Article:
Even if you want to introduce the new literals into your code manually, you might find it interesting to run the refactoring tool just to browse through its proposed changes.  You can cancel the changes rather than apply them, but just by reviewing the proposed diffs, you might see use cases for Obj-C literals that may not have occurred to you.

There were more places than I was expecting where my code creates NSNumber instances from integer expressions and enums.  Also, before running the refactoring tool, it had not occurred to me how often the expression being boxed would just be a single variable holding a scalar value.

So there were numerous places where the updated code did something similar to the following:

NSInteger myValue = 0;
// Do some stuff that changes myValue
[myArray addObject:@(myValue)];

Before doing the conversion on my own code, I definitely underappreciated the power and usefulness of boxed expressions.

Overall, I found the refactoring in Xcode 4.4. to be easy and straightforward.  The Xcode project I converted was a medium-sized Objective-C project using the iOS 5.1 SDK.

A crashing issue to watch out for

There is a potential crashing issue that I ran into that you should be aware of.  In one spot, the code was relying on a nil value terminating the list of arguments to create an array.  So something like:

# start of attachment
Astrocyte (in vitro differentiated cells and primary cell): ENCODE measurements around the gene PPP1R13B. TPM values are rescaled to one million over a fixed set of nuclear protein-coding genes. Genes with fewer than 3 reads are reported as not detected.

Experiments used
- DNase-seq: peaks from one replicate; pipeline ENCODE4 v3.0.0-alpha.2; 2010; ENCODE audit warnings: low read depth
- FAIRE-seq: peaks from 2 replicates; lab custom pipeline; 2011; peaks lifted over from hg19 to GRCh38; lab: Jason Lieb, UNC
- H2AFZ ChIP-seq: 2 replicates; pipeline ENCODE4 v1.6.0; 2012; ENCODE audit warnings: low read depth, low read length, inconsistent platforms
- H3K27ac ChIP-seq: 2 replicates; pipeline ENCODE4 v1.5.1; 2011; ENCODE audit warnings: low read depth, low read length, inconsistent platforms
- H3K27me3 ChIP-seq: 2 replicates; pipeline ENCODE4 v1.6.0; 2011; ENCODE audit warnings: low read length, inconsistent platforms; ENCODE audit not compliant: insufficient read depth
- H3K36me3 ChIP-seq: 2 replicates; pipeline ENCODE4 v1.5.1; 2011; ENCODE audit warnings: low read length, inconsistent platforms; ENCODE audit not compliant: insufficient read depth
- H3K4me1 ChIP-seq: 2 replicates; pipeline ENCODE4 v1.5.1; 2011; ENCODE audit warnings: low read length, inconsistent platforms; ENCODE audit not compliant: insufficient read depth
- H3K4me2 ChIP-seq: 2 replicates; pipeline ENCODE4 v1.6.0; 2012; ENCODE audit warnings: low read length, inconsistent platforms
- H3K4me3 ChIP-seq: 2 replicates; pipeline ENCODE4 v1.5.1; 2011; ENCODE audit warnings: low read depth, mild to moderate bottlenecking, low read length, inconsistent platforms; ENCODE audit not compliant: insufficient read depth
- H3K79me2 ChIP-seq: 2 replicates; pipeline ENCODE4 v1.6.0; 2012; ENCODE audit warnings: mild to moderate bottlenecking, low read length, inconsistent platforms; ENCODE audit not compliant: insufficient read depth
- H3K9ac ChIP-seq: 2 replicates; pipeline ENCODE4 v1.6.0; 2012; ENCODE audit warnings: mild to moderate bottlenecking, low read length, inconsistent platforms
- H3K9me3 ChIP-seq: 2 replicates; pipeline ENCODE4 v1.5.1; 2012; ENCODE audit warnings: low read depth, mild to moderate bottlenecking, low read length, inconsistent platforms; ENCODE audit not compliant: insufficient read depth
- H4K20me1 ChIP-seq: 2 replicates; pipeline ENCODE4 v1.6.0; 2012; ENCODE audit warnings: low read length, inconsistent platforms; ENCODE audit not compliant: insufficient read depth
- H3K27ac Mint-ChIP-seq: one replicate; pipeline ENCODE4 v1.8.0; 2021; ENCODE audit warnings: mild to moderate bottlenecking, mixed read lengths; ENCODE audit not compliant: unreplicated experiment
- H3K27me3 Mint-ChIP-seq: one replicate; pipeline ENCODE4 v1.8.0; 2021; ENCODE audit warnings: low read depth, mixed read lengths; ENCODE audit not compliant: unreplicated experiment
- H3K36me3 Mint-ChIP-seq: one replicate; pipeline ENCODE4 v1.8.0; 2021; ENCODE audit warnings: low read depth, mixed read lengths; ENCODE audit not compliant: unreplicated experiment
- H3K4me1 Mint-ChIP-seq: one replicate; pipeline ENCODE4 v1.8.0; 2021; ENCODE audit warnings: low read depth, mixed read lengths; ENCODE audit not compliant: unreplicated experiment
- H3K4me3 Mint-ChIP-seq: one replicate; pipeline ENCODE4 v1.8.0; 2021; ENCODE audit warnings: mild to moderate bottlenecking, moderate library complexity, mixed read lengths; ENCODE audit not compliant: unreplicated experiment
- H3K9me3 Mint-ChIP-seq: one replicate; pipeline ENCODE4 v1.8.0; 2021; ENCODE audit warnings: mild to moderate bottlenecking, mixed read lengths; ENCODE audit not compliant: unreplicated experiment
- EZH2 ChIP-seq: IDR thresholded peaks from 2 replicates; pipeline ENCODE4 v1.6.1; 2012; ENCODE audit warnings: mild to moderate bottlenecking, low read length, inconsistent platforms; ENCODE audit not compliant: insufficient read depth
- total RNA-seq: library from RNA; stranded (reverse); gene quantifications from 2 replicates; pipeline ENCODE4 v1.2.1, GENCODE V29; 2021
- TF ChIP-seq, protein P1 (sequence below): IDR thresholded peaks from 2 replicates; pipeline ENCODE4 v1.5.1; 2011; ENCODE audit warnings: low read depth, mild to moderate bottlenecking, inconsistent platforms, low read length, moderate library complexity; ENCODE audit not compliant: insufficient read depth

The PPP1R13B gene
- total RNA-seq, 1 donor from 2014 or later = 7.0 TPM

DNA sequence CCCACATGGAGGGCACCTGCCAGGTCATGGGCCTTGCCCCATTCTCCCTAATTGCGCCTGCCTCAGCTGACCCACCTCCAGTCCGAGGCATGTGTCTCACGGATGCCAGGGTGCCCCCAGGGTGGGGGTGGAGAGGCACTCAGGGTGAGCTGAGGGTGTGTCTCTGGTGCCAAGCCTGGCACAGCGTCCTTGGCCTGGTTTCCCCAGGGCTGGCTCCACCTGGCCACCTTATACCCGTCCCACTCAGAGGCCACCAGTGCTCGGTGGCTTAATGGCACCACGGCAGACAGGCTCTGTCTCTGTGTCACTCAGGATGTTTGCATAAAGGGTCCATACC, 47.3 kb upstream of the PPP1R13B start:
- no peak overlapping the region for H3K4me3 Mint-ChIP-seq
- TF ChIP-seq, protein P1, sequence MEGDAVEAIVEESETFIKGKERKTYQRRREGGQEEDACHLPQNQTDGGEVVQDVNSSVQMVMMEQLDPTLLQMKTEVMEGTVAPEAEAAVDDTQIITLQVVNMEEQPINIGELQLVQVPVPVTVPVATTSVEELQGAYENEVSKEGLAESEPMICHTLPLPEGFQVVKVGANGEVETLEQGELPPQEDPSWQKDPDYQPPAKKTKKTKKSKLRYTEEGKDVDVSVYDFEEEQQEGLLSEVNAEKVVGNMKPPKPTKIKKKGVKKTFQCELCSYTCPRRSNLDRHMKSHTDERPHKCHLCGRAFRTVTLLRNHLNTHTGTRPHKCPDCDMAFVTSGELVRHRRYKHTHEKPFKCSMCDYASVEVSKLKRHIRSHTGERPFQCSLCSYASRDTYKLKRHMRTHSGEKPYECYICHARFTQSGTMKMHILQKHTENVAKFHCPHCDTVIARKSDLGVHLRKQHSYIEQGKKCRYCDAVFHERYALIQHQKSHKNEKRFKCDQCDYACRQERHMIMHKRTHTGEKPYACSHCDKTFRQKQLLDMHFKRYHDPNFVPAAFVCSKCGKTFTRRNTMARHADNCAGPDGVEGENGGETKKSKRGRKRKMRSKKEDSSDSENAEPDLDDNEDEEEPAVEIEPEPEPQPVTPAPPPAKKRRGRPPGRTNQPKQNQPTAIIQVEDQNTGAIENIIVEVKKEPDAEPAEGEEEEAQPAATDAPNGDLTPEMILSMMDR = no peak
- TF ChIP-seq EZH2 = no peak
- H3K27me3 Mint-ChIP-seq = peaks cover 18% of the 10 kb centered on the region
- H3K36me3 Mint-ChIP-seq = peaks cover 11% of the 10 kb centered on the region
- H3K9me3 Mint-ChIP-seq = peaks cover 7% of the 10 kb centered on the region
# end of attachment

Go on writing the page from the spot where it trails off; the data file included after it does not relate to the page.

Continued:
-useRequiredValue:(id)requiredObj optionalValue:(id)optionalObj {
   NSArray *array = 
         [NSArray arrayWithObjects:requiredObj, optionalObj, nil];
   // Do something useful with array
}

The method +arrayWithObjects: stops processing arguments when it hits the first nil argument.  The code above relies on that fact to create a one-object array when optionalObj is nil, and a two-object array when optionalObj exists.

The conversion changed the array creation to:

NSArray *array = @[requiredObj, optionalObj];

With array literals, relying on a terminating nil does not work.  Behind the scenes, a literal NSArray is created with +arrayWithObjects:count: which requires non-nil values.  So, after converting to Obj-C literals, an exception was thrown whenever the optional argument was nil.

A similar issue arises with dictionaries if you are relying on early nil-termination with +dictionaryWithObjectsAndKeys: and then move to use an NSDictionary literal.

Note that this issue is not flagged by the refactoring tool or the static analyzer, so it is something to watch out for when converting to use Objective-C literals.

To address the issue, the options are either to revert to the previous code or change the code to something else.

I changed the code to something like this:

NSArray *array =
     (optionalObj != nil) ? @[requiredObj, optionalObj] : @[requiredObj];

I decided to stop using the ‘early nil’ approach for a few reasons.  The first is that I know I will be tempted to change that line of code to use a literal array every time I look at it, which will reintroduce the crash.  I could guard against that by adding an emphatic comment explaining the situation, to prevent myself from changing that line of code.  So, everytime I look at the code, I’ll be tempted to convert the line of code, and then have to read about why I can’t convert that line of code.